Bars and Restaurants Find Uncertainty On Tap
Amidst fluid COVID-19 regulations, local establishments face mounting difficulties and slashed profits
Ten days after the onset of the pandemic, three percent of restaurant operators had already permanently closed their restaurants, 44 percent temporarily, and 11 percent said they anticipated permanent closure within the next 30 days, according to the National Restaurant Association. Earlier this week on a call with the Pennsylvania Restaurant and Lodging Association, initial estimates were reviewed that upwards of 30 percent of restaurants would not survive. Some speculated whether that number would be on the low end.
Recently, the Bureau of Labor Statistics (BLS) published data showing the job loss to the hospitality and leisure industry as the hardest hit, losing more than 47 percent of total positions nationwide. And in Pennsylvania (like many other states), restaurants and bars are still not open for business. In addition to the human toll, the economic effects of a crisis of this size can be catastrophic. And certain industries like these will bear the brunt of the damage.
Restaurants, bars, and entertainment venues thrive upon the experience they create for others. Whether through food, drink, music, dancing, or any given social occasion from happy hours to weddings — each of these are intended to be definingly intimate. As a restaurant owner, I can personally attest to this.
And as social distancing, masks, gloves, and other personal protective gear engulf the consumer landscape, restaurants and bars still do not know what to make of this "new normal" — as these types of upcoming regulations will undoubtedly alter the patron's experience.
However, even with all of this uncertainty, many local restaurant and bar owners are cautiously optimistic.
Chris Sirianni, owner of The Brewerie of Union Station tells me, "It's the people that drive us. Between getting our brewery family back and our regular and new patrons, we are looking forward to serving people within these walls the most."
Given health regulations, bars and restaurants already follow a strict protocol in sanitation efforts, but the concept of limiting capacity is alarming for many, as even at full capacity, these businesses are just paying the bills as restaurants run on really tight margins.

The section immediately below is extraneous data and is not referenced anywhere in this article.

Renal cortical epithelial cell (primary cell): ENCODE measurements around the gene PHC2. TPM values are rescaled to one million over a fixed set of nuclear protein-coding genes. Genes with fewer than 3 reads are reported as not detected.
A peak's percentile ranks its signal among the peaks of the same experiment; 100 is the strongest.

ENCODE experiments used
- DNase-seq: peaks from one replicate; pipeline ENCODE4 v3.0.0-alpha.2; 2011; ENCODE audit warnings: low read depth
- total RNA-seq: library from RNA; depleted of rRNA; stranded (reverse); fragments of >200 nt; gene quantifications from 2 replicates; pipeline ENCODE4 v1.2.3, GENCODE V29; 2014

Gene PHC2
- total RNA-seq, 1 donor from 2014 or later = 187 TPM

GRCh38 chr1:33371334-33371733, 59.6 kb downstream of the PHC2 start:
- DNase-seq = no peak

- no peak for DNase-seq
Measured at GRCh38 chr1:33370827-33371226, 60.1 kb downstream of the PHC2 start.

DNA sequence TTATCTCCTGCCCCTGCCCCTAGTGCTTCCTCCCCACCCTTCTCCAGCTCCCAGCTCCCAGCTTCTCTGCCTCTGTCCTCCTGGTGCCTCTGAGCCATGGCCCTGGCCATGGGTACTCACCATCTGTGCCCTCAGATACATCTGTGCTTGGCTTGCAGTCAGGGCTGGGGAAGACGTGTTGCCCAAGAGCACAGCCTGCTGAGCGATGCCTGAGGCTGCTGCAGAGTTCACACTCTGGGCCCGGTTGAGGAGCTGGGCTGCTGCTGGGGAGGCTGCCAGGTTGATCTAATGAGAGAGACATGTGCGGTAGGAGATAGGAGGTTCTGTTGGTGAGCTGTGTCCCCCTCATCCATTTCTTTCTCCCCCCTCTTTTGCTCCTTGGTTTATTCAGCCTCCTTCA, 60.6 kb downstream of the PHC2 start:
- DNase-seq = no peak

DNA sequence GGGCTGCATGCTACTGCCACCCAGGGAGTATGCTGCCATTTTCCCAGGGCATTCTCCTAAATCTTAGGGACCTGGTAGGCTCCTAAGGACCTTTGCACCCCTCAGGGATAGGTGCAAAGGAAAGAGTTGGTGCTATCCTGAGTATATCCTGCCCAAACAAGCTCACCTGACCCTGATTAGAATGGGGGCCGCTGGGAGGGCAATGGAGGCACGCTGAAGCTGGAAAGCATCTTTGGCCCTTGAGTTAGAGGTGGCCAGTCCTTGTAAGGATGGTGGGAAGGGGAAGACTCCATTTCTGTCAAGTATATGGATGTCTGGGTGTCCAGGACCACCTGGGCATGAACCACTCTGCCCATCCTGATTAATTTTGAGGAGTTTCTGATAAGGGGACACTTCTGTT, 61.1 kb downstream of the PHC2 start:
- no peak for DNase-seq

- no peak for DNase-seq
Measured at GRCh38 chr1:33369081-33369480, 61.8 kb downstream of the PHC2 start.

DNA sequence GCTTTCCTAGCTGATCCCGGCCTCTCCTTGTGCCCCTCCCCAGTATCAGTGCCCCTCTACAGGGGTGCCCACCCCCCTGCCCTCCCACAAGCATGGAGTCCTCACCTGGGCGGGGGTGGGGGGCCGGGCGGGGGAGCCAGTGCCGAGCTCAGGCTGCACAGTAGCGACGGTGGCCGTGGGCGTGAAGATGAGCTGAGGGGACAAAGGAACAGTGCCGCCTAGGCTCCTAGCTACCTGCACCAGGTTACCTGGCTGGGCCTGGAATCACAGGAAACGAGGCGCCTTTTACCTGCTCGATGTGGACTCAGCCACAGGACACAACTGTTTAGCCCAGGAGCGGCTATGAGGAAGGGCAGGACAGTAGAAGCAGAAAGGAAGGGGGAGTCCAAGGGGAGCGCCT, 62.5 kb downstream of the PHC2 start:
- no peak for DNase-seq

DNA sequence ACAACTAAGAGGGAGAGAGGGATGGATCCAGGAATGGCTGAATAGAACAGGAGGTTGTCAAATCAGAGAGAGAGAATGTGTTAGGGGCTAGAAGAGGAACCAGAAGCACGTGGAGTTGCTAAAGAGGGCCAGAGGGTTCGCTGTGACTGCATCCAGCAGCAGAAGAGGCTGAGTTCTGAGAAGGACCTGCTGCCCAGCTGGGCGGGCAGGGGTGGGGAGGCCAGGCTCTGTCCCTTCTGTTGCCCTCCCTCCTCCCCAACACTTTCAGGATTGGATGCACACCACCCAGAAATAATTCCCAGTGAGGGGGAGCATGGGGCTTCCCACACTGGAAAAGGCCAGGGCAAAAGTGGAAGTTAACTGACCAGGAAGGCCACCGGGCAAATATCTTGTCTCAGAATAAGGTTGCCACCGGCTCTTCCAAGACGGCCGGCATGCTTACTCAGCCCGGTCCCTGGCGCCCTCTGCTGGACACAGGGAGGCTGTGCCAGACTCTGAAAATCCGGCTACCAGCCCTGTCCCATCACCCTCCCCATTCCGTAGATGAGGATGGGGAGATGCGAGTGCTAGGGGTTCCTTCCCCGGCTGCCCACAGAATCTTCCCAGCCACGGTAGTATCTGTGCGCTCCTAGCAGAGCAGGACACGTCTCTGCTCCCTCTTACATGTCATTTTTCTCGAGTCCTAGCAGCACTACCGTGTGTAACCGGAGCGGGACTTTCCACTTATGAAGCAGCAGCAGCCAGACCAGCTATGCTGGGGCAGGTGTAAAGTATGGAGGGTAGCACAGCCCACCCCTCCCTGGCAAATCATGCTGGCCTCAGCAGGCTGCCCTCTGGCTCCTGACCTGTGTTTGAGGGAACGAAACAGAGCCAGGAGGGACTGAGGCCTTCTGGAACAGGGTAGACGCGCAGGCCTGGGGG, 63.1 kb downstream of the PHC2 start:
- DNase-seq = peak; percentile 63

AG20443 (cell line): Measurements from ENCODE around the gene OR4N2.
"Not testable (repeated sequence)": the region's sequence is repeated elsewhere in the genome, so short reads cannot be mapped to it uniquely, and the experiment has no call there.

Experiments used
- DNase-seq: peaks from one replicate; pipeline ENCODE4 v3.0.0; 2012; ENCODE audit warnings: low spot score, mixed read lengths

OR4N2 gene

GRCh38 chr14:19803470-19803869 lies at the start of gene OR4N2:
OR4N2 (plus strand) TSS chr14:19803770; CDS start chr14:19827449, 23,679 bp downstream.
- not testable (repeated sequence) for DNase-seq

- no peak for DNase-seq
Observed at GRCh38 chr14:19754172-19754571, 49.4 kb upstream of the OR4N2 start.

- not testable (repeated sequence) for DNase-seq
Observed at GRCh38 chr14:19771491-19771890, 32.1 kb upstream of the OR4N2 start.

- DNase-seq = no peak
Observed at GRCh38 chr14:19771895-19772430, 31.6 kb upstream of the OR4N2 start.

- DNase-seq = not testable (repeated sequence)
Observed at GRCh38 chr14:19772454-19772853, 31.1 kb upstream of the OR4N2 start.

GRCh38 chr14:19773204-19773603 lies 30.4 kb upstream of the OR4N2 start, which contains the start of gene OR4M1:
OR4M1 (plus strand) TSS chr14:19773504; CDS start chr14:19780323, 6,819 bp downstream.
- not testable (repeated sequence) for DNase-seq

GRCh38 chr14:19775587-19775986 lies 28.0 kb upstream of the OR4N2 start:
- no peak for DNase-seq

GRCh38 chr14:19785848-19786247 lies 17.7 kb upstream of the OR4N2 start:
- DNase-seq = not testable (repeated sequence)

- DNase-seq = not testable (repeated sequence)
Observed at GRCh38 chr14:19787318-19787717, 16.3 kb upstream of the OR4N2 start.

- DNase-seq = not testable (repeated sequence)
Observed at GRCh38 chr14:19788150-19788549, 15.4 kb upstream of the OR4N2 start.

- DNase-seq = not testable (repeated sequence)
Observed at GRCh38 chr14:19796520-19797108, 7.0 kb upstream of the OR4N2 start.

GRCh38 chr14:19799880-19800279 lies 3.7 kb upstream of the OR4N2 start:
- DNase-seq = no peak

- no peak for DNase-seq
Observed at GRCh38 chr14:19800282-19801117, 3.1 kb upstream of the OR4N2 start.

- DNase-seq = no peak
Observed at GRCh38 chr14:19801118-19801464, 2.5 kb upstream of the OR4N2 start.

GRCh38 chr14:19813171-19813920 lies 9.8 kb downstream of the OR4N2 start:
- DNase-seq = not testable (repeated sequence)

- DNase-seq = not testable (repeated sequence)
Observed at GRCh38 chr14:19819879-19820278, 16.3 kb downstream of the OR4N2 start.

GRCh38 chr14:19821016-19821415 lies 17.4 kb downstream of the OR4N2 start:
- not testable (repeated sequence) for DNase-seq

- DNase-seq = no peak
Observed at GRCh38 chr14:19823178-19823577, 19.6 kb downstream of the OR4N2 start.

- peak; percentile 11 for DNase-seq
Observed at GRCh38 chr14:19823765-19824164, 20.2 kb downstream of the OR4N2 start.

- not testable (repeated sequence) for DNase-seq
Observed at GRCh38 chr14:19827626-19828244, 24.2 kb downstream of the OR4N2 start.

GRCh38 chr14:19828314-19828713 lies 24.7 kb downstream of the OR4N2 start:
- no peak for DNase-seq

"Twenty-five percent capacity is popping out to any restaurateur. It's hard to run at 50 percent and be profitable. The numbers really don't add up," explains Sirianni.
In addition, most are looking at added expenditures — whether it's booth dividers or disposable menus, or rising costs in food due to shortages.
"Our concerns are peoples' willingness to go out and have a total dining experience. And the ability to build trust in a relationship with the public and prove that we are doing everything possible to make that experience safe and comfortable."
Annē Lewis (pronounced Annie) is the Director of Marketing of Red Letter Hospitality, owner and operator of three local establishments — The Cork, Molly Brannigan's, and The Skunk & Goat. The group opted to close their doors to the public shortly before Governor Wolf mandated it. They are taking it day by day, but looking forward to reopening.
"We are most excited to provide the experiences our guests want and have been wishing for. It just isn't the same as Michael [one of their team] making a drink for our guests, seeing familiar faces, and getting back to a little bit of normality." The community has also been extremely encouraging. "We have received support where we have never seen before. Most are rallying and supporting us and others they believe in."
Lewis still recognizes they are living in the unknown — but believes the beginning will bring a great response. "I think people are excited to come out to restaurants. And when we first open up, I think we will be overwhelmed. But long-term — will people want curbside? It's a different game now. We will still provide the experience — but now with all the regulations."
Restaurants in other states [that have been allowed to be open] have already begun to redefine their model. In some places regulations include: only small gatherings allowed (10 or under), a minimum of six feet between groups, additional hand-washing methods, access to sanitizing products in high-contact areas; fewer things on the table such as condiments, table tents, etc., a six-foot distance between bar stools, six feet between employees, facial coverings, daily temperature checks and additional training. I can attest this all feels overwhelming — especially knowing it's all fluid. Plus, it makes planning for an uncertain future challenging at best.
Matt Orton, owner of McCoy's Barrelhouse & Grill, 1013 State St, has been closed since March 14 — and given the nature of his business, has not been able to provide any takeout or delivery options. "I think our biggest challenge is going to be getting caught back up on bills once we are allowed to open. I'm looking forward to seeing people come out and enjoy themselves again without panic and fear. It will happen. I'm just not sure when."
At this point, none of us are.
Rebecca Styn is the proprietor of Room 33 Speakeasy. She is also VP of Ventures at Erie Innovation District and recently completed her Ph.D. in Leadership and Organizational Learning from Gannon University. Follow Room 33 on Facebook @room33speakeasy, and follow Rebecca on Twitter at @rstyn.